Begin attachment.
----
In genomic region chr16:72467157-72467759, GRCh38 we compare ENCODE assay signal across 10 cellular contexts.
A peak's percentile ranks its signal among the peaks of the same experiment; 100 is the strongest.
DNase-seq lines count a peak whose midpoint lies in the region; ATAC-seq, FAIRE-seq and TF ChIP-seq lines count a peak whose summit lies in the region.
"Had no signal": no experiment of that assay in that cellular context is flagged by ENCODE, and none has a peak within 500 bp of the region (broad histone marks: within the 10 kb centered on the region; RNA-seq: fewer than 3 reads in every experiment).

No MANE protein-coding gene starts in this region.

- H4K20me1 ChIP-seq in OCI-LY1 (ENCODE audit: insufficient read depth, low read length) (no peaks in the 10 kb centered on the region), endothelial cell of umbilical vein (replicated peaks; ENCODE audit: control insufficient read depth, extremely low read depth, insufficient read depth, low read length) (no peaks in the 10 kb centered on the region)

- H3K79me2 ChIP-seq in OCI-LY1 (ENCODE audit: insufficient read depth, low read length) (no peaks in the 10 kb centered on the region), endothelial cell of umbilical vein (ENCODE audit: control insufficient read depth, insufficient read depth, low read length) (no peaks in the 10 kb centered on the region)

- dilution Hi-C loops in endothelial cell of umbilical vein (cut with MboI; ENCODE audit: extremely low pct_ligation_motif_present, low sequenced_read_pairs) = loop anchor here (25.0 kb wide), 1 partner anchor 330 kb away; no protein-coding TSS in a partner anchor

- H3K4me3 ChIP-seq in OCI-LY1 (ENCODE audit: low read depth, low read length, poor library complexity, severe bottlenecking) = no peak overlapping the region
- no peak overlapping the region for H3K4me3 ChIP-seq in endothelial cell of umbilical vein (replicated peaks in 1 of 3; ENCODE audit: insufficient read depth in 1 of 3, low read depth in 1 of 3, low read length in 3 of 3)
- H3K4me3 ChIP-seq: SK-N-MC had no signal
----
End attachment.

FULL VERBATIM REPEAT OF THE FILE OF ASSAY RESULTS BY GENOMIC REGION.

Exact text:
In genomic region chr16:72467157-72467759, GRCh38 we compare ENCODE assay signal across 10 cellular contexts.
A peak's percentile ranks its signal among the peaks of the same experiment; 100 is the strongest.
DNase-seq lines count a peak whose midpoint lies in the region; ATAC-seq, FAIRE-seq and TF ChIP-seq lines count a peak whose summit lies in the region.
"Had no signal": no experiment of that assay in that cellular context is flagged by ENCODE, and none has a peak within 500 bp of the region (broad histone marks: within the 10 kb centered on the region; RNA-seq: fewer than 3 reads in every experiment).

No MANE protein-coding gene starts in this region.

- H4K20me1 ChIP-seq in OCI-LY1 (ENCODE audit: insufficient read depth, low read length) (no peaks in the 10 kb centered on the region), endothelial cell of umbilical vein (replicated peaks; ENCODE audit: control insufficient read depth, extremely low read depth, insufficient read depth, low read length) (no peaks in the 10 kb centered on the region)

- H3K79me2 ChIP-seq in OCI-LY1 (ENCODE audit: insufficient read depth, low read length) (no peaks in the 10 kb centered on the region), endothelial cell of umbilical vein (ENCODE audit: control insufficient read depth, insufficient read depth, low read length) (no peaks in the 10 kb centered on the region)

- dilution Hi-C loops in endothelial cell of umbilical vein (cut with MboI; ENCODE audit: extremely low pct_ligation_motif_present, low sequenced_read_pairs) = loop anchor here (25.0 kb wide), 1 partner anchor 330 kb away; no protein-coding TSS in a partner anchor

- H3K4me3 ChIP-seq in OCI-LY1 (ENCODE audit: low read depth, low read length, poor library complexity, severe bottlenecking) = no peak overlapping the region
- no peak overlapping the region for H3K4me3 ChIP-seq in endothelial cell of umbilical vein (replicated peaks in 1 of 3; ENCODE audit: insufficient read depth in 1 of 3, low read depth in 1 of 3, low read length in 3 of 3)
- H3K4me3 ChIP-seq: SK-N-MC had no signal